Private Equity investments having varied effects on RMIS. While generally seen as a positive development that affords RMIS vendors new opportunities for growth and expansion into specialty markets and disciplines, investments by PE firms also tend to cause disruption to client service and compatibility of systems. One factor drawing interest from PE firms is RMIS providers’ access to vast amounts of risk information. 

Bundled providers had higher satisfaction ratings. As a group, the bundled RMIS vendors exceeded their unbundled counterparts in user satisfaction scores. This is likely the result of the bundled vendors’ on a narrow set of their “bread and butter” functions: claims, reports, and policies. Meanwhile, the unbundled, independent RMIS systems have far more moving parts. Further, some independent vendors have acquired other systems over the years, which can negatively affect their satisfaction scores. 

Overall satisfaction with RMIS providers is directly correlated with service. Service is a key differentiator. Despite the functionality range of a vendor, if they don’t provide high quality service it doesn’t matter what capabilities their system offers. Client feedback is really the most important element in evaluating a RMIS and vendor. 

“Even as many RMIS vendors continue to add new capabilities, this should only be one of many factors for those in the process of evaluating RMIS systems,” advised Mr. Tweedy. “Customer service and delivery often translate to real value and can be game-changers when it comes to choosing a provider. While the providers all have different approaches to the customer service/implementation models, one size clearly does not fit all.”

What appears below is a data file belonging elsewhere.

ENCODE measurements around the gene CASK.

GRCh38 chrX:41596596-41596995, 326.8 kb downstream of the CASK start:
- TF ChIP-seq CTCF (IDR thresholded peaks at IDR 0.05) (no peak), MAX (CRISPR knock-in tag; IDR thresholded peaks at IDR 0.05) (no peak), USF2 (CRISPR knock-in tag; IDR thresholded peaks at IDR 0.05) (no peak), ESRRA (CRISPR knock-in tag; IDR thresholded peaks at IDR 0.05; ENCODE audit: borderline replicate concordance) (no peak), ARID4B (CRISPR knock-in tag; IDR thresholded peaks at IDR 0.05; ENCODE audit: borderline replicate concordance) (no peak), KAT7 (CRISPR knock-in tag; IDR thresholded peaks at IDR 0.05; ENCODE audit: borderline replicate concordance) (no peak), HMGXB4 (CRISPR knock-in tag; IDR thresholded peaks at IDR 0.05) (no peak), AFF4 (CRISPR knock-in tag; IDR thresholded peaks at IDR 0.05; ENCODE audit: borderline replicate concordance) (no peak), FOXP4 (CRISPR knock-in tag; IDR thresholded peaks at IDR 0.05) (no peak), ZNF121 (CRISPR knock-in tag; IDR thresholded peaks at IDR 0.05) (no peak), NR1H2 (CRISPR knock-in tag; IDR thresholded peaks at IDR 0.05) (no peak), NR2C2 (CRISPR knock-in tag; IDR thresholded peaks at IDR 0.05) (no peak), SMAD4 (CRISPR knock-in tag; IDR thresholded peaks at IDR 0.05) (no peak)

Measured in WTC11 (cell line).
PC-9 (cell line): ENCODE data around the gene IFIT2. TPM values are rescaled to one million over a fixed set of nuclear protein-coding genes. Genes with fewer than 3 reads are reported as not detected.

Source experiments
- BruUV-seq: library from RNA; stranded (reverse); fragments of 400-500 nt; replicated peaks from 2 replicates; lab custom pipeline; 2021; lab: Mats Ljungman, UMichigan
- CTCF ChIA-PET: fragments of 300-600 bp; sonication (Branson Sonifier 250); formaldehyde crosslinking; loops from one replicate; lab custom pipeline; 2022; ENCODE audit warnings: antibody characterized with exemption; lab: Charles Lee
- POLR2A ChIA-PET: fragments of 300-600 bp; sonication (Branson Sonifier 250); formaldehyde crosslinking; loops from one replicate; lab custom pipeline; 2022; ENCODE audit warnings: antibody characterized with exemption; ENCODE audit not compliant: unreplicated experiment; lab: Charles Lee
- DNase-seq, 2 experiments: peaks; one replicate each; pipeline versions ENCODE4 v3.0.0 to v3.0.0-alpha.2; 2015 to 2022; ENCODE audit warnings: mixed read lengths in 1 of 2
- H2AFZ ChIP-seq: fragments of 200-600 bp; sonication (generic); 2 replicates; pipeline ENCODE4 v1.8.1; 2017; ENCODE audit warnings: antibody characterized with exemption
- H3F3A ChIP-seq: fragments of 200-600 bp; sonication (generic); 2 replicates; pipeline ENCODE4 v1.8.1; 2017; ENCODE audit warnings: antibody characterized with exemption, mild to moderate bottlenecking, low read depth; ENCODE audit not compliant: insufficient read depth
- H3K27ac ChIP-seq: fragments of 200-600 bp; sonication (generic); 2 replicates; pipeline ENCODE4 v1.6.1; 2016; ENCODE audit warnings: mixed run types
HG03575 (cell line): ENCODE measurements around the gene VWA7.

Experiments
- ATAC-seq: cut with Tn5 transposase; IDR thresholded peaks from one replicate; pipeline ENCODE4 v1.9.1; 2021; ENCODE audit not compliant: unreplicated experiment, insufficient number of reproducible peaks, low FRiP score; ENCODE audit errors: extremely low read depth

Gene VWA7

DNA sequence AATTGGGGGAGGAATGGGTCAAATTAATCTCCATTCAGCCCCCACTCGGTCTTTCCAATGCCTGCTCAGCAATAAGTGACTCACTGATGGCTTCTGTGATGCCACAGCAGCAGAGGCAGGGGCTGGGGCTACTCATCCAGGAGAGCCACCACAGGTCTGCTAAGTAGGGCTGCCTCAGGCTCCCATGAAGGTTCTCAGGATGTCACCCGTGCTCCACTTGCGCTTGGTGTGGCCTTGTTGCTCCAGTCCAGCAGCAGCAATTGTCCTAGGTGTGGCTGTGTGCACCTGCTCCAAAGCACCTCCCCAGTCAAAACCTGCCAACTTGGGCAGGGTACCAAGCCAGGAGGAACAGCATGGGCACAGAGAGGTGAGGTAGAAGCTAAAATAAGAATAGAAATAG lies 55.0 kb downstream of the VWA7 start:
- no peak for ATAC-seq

“Another key in evaluating potential investments in RMIS is to calculate their ROI,” added Mr. O’Neill. “This starts with analyzing the full cost of the investment, calculating ROI based on the business case made for the investment and comparing it to other investments including doing nothing at all.” 

According to the report, the cost of the investment includes: 

- Direct costs of the software, hardware, and related implementation services.

- Ongoing software maintenance and support multiplied by the number of years the entity plans to measure the ROI (typically 3 - 5 years for software investments).

- Indirect costs of system implementation and support, including internal administration.

Mr. O’Neill added: “Determining ROI is helpful not only in decision-making, but also in measuring  the success of the implementation and utilization of the software over multiple years. Use the ROI targets identified in the business case to measure the effectiveness of the RMIS.” 

Now in its third year, The RMIS Report is the industry’s most widely read annual guide to the risk management information system industry, downloaded each year by more than 2,000 risk management professionals. In addition to the survey of 825 individual RMIS users, the report’s findings are based on responses to detailed questionnaire completed and submitted by 22 leading RMIS vendors, as well as anecdotal evidence and expertise and perspectives of the report’s co-authors, Patrick O’Neill and David Tweedy. Copies of the 2020 RMIS Report are available free of charge by contacting or by visiting

About Redhand Advisors

Redhand Advisors, a risk management technology consulting firm, offers expertise in a broad range of risk technology solutions, advising organizations on how to best use technology to manage risk and maximize their investment in technology in the areas of risk, insurance and health IT. The firm works directly with organizations that use the technology as well as the providers that deliver the technology solutions. For additional information, visit